Now that we’ve seen the hardware, let’s look at the software side of the equation. It’s called Logitech Gaming Software (LGS), and it’s a unified solution for a range of Logitech keyboards, mice and headsets.
For the G502, you can make all of the usual adjustments: you can change the DPI, reassign buttons to keyboard commands or macros, and you can calibrate the mouse for the surface you’re using. The macro editor is surprisingly poor, with no ability to modify macros after they’ve been recorded or change their delay. Considering how well Speedlink and SteelSeries manage this, it’s a disappointing omission.
In general, getting around the software is a bit more trouble than you’d expect. There are transitions between each screen, and it takes more time than it should to actually find the right area, make a change and get back to your game.
You’re unlikely to spend much time in the software after your initial setup period, but it’s still a disappointment when SteelSeries and even the little-known Speedlink have much leaner and intuitive software packages available.
LGS is available for Windows and Mac, which is a nice touch for the Mac gamers out there.
Overall, LGS is functional (and the key press heat map is fun, at least), but the software feels to be overly-engineered. I’d prefer a simpler application that provides the same functions without so many effects; Logitech need to step up their game here.
We tested the G502 for work and play for nearly two weeks, including long stints in Counter-Strike, Fallout 4 and Metal Gear Solid V: Phantom Pain.
In general, the G502 was up to the task. The clicky buttons and overall comfortable design worked well in each game that we tried, particularly in Counter-Strike and Fallout 4 where pinpoint accuracy is important if you don’t want to die to Terrorists / Deathclaws.
With nine buttons on hand there are more than enough to map to some extra functions in-game; e.g. in Counter-Strike I used one for voice chat, one for selecting flash grenades, and one for smoke grenades. In Fallout 4, I had one buttons for V.A.T.S. and one for accessing the Pip-Boy. The infinite scroll was also fun and useful; fun to swap endlessly between weapons at spawn in Counter-Strike, and useful to zoom in quickly when using the binoculars in Metal Gear Solid V.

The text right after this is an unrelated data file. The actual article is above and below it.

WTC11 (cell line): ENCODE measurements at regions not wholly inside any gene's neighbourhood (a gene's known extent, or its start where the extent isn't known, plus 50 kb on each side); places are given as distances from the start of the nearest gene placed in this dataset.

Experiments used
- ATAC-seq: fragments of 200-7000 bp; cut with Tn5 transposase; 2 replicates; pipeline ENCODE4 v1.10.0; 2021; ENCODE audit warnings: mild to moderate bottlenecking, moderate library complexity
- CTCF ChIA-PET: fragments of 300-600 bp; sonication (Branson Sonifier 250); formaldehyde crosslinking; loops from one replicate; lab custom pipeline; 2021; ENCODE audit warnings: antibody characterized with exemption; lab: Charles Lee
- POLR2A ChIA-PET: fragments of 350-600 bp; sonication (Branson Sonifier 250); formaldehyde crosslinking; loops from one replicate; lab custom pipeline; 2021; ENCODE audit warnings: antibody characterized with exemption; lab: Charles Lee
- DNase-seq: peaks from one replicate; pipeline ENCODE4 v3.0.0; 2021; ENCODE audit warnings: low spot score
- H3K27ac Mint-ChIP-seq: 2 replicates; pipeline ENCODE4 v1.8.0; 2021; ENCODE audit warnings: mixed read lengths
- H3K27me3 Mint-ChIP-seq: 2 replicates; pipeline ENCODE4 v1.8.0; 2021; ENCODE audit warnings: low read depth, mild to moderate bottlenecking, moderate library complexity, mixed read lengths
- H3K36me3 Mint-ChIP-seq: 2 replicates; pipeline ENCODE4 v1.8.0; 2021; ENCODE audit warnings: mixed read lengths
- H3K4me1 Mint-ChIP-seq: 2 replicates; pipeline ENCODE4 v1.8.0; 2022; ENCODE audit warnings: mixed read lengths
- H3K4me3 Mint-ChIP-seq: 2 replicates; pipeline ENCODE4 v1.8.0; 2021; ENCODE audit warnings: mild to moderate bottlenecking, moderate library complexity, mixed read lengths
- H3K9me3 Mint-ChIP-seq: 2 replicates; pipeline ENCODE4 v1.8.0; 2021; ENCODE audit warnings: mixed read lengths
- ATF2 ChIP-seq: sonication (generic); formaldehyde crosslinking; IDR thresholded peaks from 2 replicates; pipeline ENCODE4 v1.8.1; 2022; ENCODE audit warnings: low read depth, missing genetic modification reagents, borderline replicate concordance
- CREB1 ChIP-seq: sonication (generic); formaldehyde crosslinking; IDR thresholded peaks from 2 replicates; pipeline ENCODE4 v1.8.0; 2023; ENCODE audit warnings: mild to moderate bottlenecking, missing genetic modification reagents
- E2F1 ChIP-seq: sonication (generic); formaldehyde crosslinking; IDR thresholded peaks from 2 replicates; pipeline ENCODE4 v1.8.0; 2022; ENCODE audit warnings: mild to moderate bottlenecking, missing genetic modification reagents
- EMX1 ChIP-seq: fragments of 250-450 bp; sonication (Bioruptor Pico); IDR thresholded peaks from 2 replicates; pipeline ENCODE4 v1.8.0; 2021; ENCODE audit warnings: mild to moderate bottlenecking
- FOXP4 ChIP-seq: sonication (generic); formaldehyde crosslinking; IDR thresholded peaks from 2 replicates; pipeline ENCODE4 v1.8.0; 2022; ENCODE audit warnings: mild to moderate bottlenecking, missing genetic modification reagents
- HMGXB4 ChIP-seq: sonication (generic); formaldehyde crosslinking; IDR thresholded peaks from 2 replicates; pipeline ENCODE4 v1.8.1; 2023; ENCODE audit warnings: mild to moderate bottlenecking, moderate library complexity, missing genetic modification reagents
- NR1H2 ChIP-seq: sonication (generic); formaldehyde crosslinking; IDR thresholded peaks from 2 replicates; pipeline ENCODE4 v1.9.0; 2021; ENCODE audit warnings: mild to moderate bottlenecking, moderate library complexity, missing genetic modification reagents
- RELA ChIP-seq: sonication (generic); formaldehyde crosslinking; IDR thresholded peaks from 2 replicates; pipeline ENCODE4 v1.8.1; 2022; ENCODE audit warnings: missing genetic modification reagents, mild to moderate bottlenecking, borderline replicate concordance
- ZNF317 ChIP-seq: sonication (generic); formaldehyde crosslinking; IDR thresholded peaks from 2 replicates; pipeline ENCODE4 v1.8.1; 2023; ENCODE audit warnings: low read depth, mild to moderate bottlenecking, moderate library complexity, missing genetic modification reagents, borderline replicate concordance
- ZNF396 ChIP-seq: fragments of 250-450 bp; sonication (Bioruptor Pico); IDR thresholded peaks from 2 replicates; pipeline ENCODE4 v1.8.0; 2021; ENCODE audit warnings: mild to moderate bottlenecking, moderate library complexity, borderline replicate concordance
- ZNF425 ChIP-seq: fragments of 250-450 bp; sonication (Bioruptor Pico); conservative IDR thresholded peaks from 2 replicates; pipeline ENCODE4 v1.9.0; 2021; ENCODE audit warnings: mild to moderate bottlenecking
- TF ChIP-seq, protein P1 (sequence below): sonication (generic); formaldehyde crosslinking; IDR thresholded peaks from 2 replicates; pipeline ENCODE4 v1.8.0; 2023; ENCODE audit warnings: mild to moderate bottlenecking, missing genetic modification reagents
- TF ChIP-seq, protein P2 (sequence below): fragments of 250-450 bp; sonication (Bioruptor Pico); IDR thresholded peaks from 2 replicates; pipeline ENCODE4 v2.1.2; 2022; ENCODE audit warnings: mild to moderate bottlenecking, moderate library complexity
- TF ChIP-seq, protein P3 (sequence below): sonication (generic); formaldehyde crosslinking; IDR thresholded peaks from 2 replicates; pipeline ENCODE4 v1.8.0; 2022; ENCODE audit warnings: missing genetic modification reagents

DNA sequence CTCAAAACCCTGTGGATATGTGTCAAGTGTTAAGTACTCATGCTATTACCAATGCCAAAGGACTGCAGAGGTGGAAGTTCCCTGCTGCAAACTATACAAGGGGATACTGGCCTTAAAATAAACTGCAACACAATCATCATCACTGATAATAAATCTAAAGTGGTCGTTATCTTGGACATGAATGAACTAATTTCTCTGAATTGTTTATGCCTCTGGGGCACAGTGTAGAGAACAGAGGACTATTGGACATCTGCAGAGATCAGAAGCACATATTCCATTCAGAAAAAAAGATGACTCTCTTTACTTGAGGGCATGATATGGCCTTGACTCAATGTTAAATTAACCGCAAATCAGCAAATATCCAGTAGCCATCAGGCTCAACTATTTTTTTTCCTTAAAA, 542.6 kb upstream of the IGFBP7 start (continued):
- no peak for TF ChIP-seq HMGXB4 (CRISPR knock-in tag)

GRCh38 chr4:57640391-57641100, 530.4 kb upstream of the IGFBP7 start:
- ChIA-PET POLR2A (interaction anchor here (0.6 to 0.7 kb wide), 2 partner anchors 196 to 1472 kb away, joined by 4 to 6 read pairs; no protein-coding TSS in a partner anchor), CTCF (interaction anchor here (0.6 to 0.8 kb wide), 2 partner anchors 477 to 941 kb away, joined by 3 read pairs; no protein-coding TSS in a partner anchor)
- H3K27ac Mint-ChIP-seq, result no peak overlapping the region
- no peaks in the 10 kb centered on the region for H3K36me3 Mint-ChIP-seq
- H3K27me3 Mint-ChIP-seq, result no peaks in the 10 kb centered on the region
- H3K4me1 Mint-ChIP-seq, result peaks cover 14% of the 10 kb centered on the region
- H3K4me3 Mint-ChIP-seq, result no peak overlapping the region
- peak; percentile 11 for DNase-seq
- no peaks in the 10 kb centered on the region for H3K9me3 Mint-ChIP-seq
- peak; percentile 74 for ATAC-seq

Above: What I’m referring to in the title of this review ;-)
A mouse that is good for gaming is usually more than sufficient for other tasks, like photo editing and surfing the web, and that was again the case here. The infinite scroll feature came in useful surprisingly often for quickly drilling into web pages, while the extra buttons were useful for automating some tasks… still, the macro portion of the software was a bit limiting compared to other mice.
The software is a little more swishy than that of Speedlink’s, but that just serves to increase the time you spend in the app, rather than allow for any novel functionality. I’d like to see Logitech move to a faster-loading and cleaner look in the future, as they’re being shown up by their competitors here.
The Logitech G502 is a strong gaming mouse from a big brand with few flaws; it’s no surprise that it’s the #1 mouse on Amazon right now. The G502 is well supported, works across a range of games and has all the features you could want. With a faster software package, the mouse really would be a perfect 10 / 10. Until then, I’m content to give it a 9 / 10 and the Editor’s Choice Award.
- Myriad of clicky buttons
- Infinite scroll wheel is awesome (and often useful)
- Cool black, grey and blue colour scheme
- Fairly comfortable (and visually interesting) shape
- Sensible weighting system
- Software package is generally slow and unintuitive, with underpowered macro editing
Thanks to ComputerAssistance.co.uk for providing the Logitech G502 sample.